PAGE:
THEY are being hailed among the Whitsunday heroes post Cyclone Debbie.
Proserpine SES controller Mark Connors and his wife SES group leader Sue Connors have been working like Trojans since before Debbie touched down and in her aftermath.
Mr Connors took on the role of Whitsunday Divisional Commander once the clean up operation begun - the first time a volunteer has been appointed to the role.
Waking at 5am and at times working through the night, the Connors' team has come close to working miracles for cyclone-affected residents of the Whitsundays.
A humble Mr Connors was quick to praise Proserpine SES stalwarts such as Tony Hinschen, Greg Yuskin and Andrew Sander who also worked tirelessly during the recovery effort.
Mr Connors said in his 35-year experience Cyclone Debbie had not been rivalled.
"None of us have experienced a cyclone that hung around for so long," he said.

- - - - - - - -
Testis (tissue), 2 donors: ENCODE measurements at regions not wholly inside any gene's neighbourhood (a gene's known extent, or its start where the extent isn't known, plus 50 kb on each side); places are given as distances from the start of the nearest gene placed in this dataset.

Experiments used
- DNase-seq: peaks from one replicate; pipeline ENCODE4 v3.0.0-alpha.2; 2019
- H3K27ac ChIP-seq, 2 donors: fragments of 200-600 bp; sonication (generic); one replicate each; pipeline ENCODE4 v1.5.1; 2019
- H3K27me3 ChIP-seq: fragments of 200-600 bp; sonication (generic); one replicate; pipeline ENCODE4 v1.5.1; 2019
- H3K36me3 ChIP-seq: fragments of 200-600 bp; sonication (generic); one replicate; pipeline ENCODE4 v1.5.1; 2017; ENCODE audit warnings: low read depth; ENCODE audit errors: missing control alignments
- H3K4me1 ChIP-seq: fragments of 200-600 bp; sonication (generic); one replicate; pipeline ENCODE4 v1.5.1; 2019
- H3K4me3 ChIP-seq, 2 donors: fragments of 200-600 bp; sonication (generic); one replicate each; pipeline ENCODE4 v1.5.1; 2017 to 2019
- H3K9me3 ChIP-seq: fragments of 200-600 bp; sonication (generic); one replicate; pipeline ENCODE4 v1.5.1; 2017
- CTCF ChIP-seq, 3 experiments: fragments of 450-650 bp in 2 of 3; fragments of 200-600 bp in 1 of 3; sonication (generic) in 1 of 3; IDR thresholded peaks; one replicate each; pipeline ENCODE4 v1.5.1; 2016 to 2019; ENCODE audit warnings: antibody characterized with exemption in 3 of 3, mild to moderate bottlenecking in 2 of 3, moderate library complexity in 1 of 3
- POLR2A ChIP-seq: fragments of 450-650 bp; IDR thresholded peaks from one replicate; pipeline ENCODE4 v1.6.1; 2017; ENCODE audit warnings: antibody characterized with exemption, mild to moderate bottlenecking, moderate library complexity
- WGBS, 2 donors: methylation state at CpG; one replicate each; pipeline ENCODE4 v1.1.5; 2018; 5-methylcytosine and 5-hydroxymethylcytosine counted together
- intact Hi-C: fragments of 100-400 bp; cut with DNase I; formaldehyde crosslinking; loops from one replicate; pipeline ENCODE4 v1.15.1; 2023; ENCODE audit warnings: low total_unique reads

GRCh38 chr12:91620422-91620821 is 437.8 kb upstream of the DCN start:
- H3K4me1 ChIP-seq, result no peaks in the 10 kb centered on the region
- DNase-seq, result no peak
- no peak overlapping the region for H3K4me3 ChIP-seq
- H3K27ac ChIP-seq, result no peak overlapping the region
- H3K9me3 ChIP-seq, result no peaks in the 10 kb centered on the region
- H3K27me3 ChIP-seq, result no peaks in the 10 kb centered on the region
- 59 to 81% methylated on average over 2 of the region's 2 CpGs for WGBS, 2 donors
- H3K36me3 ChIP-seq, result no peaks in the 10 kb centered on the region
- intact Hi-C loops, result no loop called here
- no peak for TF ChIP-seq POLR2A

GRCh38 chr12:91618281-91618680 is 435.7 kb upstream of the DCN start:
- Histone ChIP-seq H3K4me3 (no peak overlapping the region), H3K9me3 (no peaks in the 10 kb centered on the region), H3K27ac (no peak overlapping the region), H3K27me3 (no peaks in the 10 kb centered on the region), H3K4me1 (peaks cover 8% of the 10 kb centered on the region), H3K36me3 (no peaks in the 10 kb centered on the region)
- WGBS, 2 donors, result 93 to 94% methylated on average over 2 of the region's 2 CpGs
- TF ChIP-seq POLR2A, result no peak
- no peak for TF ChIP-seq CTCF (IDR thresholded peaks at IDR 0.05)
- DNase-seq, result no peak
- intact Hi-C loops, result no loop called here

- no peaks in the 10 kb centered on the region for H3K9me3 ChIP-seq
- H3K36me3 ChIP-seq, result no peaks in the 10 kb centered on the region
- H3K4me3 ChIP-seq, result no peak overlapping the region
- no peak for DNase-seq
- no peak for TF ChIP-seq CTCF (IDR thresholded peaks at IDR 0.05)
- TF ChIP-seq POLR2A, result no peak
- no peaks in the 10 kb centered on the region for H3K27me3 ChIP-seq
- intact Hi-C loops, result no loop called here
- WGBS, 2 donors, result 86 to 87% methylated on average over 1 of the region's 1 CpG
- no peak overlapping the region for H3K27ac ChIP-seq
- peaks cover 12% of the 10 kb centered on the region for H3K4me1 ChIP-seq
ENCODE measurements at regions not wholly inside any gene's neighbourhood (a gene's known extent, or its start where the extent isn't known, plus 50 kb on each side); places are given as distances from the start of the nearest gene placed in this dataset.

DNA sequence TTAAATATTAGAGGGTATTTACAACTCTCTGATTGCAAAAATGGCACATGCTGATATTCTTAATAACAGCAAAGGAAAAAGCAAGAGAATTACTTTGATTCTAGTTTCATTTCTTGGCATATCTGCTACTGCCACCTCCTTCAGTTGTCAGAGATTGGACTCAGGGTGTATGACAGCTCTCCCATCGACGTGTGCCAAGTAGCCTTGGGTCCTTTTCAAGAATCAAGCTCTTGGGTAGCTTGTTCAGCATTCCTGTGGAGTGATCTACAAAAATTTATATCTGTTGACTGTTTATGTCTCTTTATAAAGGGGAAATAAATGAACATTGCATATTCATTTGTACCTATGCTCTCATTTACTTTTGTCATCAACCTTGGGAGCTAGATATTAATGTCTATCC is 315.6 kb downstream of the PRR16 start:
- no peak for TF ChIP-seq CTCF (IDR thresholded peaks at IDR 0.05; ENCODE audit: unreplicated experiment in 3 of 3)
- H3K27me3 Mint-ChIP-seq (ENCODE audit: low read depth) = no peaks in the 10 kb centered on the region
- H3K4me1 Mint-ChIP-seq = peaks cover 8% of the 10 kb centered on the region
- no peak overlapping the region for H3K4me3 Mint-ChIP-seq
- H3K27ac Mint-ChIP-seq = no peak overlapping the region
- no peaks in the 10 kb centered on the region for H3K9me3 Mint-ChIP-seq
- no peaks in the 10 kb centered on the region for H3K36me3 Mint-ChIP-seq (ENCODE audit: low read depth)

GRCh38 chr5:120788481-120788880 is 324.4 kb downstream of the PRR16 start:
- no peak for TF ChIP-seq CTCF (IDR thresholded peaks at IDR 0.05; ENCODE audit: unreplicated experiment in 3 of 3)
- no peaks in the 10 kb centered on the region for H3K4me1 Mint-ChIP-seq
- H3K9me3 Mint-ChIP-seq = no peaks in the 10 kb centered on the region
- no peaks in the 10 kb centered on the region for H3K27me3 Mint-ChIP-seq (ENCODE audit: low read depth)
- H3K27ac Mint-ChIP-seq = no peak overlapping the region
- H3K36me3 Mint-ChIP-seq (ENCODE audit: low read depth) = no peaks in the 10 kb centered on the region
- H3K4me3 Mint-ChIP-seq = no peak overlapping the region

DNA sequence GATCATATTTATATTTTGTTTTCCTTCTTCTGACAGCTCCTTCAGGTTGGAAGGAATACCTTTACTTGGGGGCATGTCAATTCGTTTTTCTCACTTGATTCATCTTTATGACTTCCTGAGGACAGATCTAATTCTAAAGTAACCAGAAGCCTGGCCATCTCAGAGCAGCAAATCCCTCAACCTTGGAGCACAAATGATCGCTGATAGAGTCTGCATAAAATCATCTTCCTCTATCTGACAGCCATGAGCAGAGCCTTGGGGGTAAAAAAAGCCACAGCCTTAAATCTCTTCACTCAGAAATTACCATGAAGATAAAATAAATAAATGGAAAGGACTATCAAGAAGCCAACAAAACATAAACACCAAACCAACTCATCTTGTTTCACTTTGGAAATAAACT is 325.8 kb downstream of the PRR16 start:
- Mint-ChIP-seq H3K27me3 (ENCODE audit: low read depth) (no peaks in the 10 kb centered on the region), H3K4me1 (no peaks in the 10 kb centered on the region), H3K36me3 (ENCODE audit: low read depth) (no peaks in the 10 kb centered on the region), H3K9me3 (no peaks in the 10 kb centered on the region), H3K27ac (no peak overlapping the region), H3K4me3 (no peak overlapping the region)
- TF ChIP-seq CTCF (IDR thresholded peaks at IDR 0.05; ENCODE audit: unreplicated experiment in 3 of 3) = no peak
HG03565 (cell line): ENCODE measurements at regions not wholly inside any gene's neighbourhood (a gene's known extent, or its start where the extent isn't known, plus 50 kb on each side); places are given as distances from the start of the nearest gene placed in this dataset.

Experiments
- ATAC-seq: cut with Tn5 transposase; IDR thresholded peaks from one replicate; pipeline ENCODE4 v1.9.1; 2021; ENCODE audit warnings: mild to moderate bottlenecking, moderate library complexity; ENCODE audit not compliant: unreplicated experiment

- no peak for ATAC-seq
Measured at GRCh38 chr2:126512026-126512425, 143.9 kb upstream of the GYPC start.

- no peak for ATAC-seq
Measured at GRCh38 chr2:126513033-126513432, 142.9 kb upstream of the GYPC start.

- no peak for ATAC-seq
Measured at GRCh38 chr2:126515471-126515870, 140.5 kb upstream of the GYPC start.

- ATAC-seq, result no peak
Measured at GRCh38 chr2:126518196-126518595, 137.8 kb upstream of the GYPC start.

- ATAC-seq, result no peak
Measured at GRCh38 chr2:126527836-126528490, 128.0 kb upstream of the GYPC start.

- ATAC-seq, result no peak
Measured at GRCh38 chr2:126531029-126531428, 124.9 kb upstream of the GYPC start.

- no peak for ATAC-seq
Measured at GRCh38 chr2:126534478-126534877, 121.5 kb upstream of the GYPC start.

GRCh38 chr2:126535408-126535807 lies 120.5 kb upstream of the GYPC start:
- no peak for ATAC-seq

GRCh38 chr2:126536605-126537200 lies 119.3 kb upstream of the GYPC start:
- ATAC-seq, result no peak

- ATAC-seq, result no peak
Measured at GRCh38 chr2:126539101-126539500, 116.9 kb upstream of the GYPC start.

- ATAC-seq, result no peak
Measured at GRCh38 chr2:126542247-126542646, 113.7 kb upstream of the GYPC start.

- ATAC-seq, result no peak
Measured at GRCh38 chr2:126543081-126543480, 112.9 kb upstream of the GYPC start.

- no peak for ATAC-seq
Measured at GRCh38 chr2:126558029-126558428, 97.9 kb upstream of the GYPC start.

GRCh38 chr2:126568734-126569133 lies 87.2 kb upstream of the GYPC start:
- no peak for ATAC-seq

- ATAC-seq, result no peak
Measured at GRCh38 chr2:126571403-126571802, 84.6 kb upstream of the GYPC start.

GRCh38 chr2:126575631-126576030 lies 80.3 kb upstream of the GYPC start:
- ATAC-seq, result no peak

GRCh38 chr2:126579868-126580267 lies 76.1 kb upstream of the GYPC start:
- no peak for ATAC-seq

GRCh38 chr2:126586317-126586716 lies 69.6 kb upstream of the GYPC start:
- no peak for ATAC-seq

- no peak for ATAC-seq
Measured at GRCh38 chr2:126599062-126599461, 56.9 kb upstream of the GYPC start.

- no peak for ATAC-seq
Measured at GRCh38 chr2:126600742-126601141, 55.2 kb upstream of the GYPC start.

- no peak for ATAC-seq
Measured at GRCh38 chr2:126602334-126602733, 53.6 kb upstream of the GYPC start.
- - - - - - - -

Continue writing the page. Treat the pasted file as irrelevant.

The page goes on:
"That is what did the damage, the amount of time it stood on top of us, it just kept hammering away."
Yet even before the wind had entirely died down Mr Connors and the SES team were answering calls from locals in need.
From the clearing of Shute Harbour Rd to gain access to a couple trapped in the home that was breaking up around them, to the delivery of medication to another couple at Conway who were not prepared to venture out after the cyclone - these were just some of the tasks they accomplished.
"Our guys cut their way through to Shute Harbour and it took them an hour and a half to get them out of their house," Mr Connors said.
It was from the SES headquarters in Proserpine that Mr Connors co-ordinated the Whitsunday area which is made up of 44 divisions.
He delegated jobs daily to 120 members of the Queensland Rural Fire Brigade, the Queensland Fire and Rescue Service and visiting SES volunteers through out the Whitsundays.
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